The first “test-tube baby” made headlines around the world in 1978, setting off intense debate on the ethics of researching human embryos and reproductive technologies. Every breakthrough since then has raised the same questions about “designer babies” and “playing God” – but public response has grown more subdued rather than more engaged as assisted reproductive technologies have become increasingly sophisticated and powerful.
As the science has advanced, doctors are able to perform more complex procedures with better-than-ever success rates. This progress has made in vitro fertilization and associated assisted reproductive technologies relatively commonplace. Over one million babies have been born in the U.S. using IVF since 1985.
And Americans’ acceptance of these technologies has evolved alongside their increased usage, as we’ve gotten used to the idea of physicians manipulating embryos.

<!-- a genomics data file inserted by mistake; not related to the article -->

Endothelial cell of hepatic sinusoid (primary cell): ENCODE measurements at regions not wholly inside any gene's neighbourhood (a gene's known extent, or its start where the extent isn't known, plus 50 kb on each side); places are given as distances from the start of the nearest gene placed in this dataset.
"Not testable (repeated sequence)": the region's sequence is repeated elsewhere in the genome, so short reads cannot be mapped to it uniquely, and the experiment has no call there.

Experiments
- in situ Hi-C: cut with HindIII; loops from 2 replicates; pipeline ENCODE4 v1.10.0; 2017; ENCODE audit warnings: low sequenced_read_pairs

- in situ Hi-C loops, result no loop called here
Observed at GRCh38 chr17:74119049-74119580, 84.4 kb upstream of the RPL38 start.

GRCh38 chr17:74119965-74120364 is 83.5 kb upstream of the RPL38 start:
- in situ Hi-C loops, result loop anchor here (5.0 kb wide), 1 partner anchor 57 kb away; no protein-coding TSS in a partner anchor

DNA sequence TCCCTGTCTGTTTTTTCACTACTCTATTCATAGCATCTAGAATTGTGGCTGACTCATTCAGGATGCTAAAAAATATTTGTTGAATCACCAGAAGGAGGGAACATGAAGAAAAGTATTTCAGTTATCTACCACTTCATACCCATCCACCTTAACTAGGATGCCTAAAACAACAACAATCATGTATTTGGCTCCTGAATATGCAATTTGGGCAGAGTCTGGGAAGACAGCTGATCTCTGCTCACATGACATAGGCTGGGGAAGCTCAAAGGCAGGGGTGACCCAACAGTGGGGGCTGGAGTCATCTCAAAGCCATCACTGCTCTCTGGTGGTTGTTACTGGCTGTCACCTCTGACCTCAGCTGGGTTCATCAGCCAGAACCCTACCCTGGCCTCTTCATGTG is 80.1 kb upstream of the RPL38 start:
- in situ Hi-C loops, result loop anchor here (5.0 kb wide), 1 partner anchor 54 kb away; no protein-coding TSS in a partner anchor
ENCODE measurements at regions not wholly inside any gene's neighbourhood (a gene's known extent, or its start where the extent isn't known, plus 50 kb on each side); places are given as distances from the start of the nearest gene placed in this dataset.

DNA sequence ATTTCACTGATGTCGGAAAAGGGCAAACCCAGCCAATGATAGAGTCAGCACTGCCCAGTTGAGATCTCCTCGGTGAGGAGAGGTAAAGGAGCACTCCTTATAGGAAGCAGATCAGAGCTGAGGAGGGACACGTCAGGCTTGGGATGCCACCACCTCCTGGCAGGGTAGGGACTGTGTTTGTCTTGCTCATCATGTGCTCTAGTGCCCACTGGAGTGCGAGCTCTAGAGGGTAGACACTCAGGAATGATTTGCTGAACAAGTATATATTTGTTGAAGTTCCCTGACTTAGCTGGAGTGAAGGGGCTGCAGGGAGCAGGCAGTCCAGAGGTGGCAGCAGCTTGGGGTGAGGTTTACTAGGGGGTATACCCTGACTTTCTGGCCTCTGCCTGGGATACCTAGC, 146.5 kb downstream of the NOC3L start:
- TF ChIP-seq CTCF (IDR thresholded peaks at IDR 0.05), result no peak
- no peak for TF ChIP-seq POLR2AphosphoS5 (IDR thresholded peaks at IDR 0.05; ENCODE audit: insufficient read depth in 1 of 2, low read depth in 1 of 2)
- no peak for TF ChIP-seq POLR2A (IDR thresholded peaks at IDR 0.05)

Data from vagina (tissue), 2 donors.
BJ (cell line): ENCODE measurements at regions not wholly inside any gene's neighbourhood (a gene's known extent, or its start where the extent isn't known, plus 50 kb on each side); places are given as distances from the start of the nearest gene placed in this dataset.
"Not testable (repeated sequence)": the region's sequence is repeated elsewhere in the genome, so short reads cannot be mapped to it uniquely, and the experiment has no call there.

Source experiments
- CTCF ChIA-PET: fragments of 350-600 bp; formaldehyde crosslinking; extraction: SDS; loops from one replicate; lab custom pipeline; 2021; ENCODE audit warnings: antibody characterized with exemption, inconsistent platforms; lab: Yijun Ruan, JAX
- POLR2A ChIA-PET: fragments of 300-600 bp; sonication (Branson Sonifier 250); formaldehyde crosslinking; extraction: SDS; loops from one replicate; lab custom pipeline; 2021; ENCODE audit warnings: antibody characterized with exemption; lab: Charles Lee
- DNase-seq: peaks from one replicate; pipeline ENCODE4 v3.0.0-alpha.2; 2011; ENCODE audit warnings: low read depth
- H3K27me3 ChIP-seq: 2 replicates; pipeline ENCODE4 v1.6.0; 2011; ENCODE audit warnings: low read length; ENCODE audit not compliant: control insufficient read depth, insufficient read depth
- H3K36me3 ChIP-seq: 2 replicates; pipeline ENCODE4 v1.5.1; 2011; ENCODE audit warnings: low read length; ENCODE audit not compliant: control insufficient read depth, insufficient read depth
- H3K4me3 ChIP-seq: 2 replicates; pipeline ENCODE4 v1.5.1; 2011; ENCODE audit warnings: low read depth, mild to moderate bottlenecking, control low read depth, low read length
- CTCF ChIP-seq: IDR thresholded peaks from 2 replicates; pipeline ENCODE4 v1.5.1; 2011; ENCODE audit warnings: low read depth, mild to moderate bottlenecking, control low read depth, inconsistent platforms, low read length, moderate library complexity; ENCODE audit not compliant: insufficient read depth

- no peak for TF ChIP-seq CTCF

But the ethical challenges posed by these procedures remain – and in fact are increasing along with our capabilities. While still a long way from clinical use, the recent news that scientists in Oregon had successfully edited genes in a human embryo brings us one step closer to changing the DNA that we pass along to our descendants. As the state of the science continues to advance, ethical issues need to be addressed before the next big breakthrough.
Birth of the test-tube baby era
Louise Brown was born in the U.K. on July 25, 1978. Known as the first “test-tube baby,” she was a product of IVF, a process where an egg is fertilized by sperm outside of the body before being implanted into the womb.
The views, opinions and positions expressed by these authors and blogs are theirs and do not necessarily represent that of the Bioethics Research Library and Kennedy Institute of Ethics or Georgetown University.